I have been reading the chapter What Did the Cross Achieve? in the Collected Shorter Writings of J. I. Packer Vol. 1. I found his treatment of theological models quite helpful.
Packer raises the ‘doctrine of analogy’. This is the method of using known aspects of reality (e.g. human relationships) to explain unknown aspects (e.g. relationship to God). This doctrine operates not only in theology but in other areas too, such as the physical sciences. In the 17th century Socinus made the mistake, and so did the later reformers, of using a non-biblical analogy (16th century monarchy), to attempt to explain a divine mystery (God’s kingship), in such a way as to tie up all the logical loose ends of penal substitution. As a result penal substitution never really emerged untainted of the charge of rationalism. We have been left with the idea that God was cold and distant, and that the matter of explanation of the cross came down to the solving of a logical puzzle rather than the declaration of a gospel.
Not surprisingly, having identified this problem, Packer argues that biblical models must be adopted as foundational. These serve as the necessary controls on the dogmatic models (e.g the derived statements on the Trinity, or the dual nature of Christ) and interpretive models (e.g. penal substitution). This should lead to a more satisfying treatment of penal substitution.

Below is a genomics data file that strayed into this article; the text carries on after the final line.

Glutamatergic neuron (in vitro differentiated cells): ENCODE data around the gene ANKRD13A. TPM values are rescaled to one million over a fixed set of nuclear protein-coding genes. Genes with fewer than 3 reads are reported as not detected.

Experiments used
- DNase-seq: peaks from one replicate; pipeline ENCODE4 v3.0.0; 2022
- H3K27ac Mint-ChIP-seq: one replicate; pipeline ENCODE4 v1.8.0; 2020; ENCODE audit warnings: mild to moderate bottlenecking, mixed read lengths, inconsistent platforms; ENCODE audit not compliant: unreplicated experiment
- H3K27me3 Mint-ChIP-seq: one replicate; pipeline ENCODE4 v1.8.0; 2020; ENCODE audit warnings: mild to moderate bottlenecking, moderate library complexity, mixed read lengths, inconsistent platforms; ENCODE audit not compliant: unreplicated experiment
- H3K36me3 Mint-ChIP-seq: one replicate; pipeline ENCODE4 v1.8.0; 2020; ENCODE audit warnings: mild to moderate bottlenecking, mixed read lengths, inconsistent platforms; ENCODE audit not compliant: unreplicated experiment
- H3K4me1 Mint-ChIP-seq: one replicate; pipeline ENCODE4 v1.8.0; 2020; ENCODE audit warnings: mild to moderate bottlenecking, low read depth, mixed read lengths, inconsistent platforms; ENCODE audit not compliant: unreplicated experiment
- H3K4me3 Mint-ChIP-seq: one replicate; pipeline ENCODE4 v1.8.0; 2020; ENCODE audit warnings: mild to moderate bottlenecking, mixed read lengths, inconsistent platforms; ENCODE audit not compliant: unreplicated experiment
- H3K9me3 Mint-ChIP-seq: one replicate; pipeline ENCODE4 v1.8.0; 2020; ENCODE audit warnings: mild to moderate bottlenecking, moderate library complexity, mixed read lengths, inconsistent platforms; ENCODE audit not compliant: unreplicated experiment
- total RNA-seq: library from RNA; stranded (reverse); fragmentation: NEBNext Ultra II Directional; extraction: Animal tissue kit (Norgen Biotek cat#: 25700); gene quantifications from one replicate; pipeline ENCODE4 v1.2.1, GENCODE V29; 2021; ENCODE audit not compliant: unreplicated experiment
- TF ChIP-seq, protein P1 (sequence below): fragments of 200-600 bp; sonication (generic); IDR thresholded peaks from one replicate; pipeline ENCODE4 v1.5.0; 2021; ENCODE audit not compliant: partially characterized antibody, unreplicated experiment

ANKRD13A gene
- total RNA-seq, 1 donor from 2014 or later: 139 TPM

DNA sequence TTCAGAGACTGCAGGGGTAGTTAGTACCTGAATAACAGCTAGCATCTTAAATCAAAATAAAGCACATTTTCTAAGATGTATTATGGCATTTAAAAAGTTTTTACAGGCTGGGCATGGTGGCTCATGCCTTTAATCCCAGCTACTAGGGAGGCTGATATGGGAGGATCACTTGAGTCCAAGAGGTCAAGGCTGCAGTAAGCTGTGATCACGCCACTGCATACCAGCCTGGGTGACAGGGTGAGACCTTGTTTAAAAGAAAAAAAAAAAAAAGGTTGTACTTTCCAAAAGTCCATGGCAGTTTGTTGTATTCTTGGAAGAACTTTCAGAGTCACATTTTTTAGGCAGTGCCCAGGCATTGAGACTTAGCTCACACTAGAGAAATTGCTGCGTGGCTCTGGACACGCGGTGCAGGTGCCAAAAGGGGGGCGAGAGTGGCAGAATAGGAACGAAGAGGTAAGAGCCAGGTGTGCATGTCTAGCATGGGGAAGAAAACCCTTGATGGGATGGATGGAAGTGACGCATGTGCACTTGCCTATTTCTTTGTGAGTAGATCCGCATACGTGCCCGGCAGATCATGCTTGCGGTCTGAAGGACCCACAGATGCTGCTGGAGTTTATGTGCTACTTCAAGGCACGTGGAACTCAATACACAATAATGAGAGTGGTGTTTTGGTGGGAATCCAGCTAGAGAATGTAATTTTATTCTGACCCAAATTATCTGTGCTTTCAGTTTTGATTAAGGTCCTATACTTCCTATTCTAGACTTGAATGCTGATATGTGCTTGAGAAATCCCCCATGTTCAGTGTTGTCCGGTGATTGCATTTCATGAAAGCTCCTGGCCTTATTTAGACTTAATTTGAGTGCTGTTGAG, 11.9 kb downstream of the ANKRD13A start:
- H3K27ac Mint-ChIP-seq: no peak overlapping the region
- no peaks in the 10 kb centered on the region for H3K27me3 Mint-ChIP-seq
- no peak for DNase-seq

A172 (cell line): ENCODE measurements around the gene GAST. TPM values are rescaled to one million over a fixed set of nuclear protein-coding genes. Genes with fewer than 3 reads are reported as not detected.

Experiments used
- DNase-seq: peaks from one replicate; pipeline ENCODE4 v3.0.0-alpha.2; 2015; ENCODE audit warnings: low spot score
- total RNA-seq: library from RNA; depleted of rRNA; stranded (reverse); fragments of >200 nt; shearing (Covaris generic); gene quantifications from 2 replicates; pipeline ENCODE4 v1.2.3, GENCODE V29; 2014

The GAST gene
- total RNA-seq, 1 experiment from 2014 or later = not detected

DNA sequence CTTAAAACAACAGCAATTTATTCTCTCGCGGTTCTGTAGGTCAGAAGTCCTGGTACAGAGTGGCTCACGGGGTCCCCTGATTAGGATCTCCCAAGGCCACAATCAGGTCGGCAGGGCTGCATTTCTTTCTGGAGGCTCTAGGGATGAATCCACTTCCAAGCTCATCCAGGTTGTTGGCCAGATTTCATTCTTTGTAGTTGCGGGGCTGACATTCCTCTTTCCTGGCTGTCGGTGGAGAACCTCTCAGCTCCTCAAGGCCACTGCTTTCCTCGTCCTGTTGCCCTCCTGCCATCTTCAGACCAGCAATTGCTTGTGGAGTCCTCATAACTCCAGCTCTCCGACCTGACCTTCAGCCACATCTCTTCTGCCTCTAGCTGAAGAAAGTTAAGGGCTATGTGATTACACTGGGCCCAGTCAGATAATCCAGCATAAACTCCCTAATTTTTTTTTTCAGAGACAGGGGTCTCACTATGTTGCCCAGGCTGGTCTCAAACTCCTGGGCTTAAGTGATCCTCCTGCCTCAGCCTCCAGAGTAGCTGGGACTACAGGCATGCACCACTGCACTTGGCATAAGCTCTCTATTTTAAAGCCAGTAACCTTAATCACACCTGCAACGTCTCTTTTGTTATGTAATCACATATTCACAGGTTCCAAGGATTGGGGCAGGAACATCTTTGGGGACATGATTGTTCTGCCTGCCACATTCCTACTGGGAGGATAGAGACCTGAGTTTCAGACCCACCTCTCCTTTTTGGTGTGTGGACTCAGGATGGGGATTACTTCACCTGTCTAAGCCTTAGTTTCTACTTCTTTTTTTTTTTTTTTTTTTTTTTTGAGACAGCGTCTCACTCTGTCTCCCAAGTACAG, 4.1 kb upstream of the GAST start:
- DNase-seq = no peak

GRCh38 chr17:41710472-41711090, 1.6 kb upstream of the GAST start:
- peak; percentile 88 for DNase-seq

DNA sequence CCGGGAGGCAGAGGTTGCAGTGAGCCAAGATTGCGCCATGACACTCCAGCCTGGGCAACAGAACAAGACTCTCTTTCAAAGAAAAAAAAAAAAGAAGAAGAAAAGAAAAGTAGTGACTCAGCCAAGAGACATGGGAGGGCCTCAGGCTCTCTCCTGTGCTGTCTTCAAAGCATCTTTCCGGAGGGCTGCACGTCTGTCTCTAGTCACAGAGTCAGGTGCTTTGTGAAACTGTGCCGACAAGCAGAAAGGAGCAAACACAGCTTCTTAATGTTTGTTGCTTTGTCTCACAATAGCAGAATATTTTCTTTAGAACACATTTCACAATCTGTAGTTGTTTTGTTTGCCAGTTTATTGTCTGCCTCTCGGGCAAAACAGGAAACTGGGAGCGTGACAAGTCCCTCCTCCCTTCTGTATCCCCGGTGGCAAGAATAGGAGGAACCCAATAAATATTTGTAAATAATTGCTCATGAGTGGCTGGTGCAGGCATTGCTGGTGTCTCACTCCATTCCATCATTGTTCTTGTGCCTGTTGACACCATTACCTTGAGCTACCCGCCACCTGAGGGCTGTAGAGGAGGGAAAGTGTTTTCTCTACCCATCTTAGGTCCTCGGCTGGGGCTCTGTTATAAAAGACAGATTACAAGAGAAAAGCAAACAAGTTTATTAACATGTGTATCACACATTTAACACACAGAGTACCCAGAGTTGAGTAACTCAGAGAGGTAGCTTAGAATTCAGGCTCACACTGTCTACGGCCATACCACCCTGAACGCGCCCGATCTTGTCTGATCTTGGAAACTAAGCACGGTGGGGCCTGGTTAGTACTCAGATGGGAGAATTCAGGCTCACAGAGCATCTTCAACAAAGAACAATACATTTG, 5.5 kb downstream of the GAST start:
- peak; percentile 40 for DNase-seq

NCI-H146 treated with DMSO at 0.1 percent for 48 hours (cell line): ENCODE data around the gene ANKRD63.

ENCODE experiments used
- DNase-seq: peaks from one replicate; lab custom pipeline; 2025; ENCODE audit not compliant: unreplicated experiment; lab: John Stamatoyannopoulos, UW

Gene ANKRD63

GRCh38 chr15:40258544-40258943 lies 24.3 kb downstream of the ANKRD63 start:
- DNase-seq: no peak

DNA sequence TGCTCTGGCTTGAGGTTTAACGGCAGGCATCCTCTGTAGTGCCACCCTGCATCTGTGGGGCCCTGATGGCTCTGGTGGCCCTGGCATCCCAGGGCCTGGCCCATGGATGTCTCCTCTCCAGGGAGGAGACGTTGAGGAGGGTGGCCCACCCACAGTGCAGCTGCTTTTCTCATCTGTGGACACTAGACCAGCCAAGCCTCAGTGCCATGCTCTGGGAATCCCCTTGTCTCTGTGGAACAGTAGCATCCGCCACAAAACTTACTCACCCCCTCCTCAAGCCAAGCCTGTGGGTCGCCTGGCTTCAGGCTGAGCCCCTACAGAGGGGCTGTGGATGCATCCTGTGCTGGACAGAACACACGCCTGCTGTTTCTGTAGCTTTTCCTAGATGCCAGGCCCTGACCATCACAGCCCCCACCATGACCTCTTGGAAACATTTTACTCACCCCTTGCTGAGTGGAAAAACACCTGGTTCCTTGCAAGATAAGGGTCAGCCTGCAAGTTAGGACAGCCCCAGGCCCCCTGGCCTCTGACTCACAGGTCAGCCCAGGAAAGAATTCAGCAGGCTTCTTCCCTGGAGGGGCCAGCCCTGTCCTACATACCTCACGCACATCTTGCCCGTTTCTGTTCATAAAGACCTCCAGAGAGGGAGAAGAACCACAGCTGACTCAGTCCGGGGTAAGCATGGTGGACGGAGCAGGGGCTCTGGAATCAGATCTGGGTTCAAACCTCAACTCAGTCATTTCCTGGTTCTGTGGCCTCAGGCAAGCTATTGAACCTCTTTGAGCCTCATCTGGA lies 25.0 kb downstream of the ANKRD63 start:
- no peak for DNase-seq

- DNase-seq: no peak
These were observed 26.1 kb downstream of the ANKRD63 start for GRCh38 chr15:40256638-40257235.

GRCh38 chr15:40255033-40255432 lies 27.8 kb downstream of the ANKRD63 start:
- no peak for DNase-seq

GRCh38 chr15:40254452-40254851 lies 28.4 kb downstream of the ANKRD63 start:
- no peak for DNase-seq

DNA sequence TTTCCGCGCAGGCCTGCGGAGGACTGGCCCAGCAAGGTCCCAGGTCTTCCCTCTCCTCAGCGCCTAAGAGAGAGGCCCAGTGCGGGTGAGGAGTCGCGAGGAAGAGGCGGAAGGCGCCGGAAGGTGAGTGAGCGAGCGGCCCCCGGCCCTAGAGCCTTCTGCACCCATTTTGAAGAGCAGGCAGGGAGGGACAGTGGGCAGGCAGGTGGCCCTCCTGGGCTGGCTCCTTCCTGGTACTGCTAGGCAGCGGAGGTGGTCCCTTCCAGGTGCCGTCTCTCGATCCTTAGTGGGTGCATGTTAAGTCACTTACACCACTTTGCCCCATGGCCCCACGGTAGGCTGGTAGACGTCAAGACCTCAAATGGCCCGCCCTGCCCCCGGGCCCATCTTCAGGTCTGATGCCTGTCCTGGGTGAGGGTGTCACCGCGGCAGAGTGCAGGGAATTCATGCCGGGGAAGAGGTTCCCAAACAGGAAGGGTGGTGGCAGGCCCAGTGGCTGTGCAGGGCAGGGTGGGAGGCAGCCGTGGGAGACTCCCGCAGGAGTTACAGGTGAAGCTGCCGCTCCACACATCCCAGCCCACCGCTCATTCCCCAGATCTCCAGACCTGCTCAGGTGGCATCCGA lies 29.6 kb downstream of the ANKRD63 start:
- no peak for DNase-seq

In reading this I realized how easy it is to adopt non-biblical models in seeking to explain biblical truth. For example, recently I commented on The Prevailing Church by Randy Pope. The practical nature of this book left me uncomfortable with the apparent lack of biblical support. Now I think I understand why. For example, Pope uses the analogy of a business to explain the functioning of a church. It has an owner (God), an employer (elders/staff), employees (members) and customers (members/non-Christians). One would expect history to demonstrate in time that this kind of analogy will lead to real difficulties with what the people of God understand themselves to be.
Another area which springs to mind is the use of analogy in illustrating truth in a sermon. How easy it must be for the preacher to set hearers’ minds off on the wrong track while trying to keep them on it!
Packer’s work emphasises to me the need for a sound biblico-theological foundation to our thinking.